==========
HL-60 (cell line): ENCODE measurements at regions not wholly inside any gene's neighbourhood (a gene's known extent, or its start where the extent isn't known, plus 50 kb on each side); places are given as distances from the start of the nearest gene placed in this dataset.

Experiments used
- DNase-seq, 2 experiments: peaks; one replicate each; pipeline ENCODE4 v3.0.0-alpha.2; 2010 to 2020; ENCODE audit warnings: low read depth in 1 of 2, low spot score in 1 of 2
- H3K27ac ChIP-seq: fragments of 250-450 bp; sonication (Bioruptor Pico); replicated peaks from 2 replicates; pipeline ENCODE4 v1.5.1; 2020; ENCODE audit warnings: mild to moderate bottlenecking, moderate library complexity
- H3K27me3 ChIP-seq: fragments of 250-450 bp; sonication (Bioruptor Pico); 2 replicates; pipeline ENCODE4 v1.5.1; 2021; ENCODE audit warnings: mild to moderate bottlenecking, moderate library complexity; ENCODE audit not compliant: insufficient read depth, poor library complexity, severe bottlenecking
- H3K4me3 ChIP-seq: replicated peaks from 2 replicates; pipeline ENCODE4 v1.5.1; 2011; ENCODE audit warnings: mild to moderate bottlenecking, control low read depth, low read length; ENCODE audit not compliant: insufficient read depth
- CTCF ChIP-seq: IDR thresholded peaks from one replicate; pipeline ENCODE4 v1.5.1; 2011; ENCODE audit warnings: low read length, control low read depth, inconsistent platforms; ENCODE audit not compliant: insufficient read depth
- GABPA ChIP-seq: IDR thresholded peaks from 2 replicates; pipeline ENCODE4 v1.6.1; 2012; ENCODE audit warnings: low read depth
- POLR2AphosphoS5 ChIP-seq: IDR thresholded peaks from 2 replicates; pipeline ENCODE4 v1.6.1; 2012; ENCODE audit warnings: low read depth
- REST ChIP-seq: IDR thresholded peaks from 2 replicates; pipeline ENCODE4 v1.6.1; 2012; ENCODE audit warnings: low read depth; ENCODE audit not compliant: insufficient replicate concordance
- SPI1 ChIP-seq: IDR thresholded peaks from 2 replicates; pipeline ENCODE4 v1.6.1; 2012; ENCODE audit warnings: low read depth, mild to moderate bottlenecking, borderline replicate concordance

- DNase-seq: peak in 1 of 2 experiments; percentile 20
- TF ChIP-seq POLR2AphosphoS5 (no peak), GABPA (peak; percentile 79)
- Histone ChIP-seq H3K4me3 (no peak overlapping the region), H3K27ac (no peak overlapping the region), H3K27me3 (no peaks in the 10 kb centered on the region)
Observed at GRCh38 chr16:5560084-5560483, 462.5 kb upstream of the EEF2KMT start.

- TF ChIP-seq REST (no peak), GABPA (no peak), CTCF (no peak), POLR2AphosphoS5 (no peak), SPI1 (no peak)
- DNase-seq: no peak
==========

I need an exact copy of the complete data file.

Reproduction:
HL-60 (cell line): ENCODE measurements at regions not wholly inside any gene's neighbourhood (a gene's known extent, or its start where the extent isn't known, plus 50 kb on each side); places are given as distances from the start of the nearest gene placed in this dataset.

Experiments used
- DNase-seq, 2 experiments: peaks; one replicate each; pipeline ENCODE4 v3.0.0-alpha.2; 2010 to 2020; ENCODE audit warnings: low read depth in 1 of 2, low spot score in 1 of 2
- H3K27ac ChIP-seq: fragments of 250-450 bp; sonication (Bioruptor Pico); replicated peaks from 2 replicates; pipeline ENCODE4 v1.5.1; 2020; ENCODE audit warnings: mild to moderate bottlenecking, moderate library complexity
- H3K27me3 ChIP-seq: fragments of 250-450 bp; sonication (Bioruptor Pico); 2 replicates; pipeline ENCODE4 v1.5.1; 2021; ENCODE audit warnings: mild to moderate bottlenecking, moderate library complexity; ENCODE audit not compliant: insufficient read depth, poor library complexity, severe bottlenecking
- H3K4me3 ChIP-seq: replicated peaks from 2 replicates; pipeline ENCODE4 v1.5.1; 2011; ENCODE audit warnings: mild to moderate bottlenecking, control low read depth, low read length; ENCODE audit not compliant: insufficient read depth
- CTCF ChIP-seq: IDR thresholded peaks from one replicate; pipeline ENCODE4 v1.5.1; 2011; ENCODE audit warnings: low read length, control low read depth, inconsistent platforms; ENCODE audit not compliant: insufficient read depth
- GABPA ChIP-seq: IDR thresholded peaks from 2 replicates; pipeline ENCODE4 v1.6.1; 2012; ENCODE audit warnings: low read depth
- POLR2AphosphoS5 ChIP-seq: IDR thresholded peaks from 2 replicates; pipeline ENCODE4 v1.6.1; 2012; ENCODE audit warnings: low read depth
- REST ChIP-seq: IDR thresholded peaks from 2 replicates; pipeline ENCODE4 v1.6.1; 2012; ENCODE audit warnings: low read depth; ENCODE audit not compliant: insufficient replicate concordance
- SPI1 ChIP-seq: IDR thresholded peaks from 2 replicates; pipeline ENCODE4 v1.6.1; 2012; ENCODE audit warnings: low read depth, mild to moderate bottlenecking, borderline replicate concordance

- DNase-seq: peak in 1 of 2 experiments; percentile 20
- TF ChIP-seq POLR2AphosphoS5 (no peak), GABPA (peak; percentile 79)
- Histone ChIP-seq H3K4me3 (no peak overlapping the region), H3K27ac (no peak overlapping the region), H3K27me3 (no peaks in the 10 kb centered on the region)
Observed at GRCh38 chr16:5560084-5560483, 462.5 kb upstream of the EEF2KMT start.

- TF ChIP-seq REST (no peak), GABPA (no peak), CTCF (no peak), POLR2AphosphoS5 (no peak), SPI1 (no peak)
- DNase-seq: no peak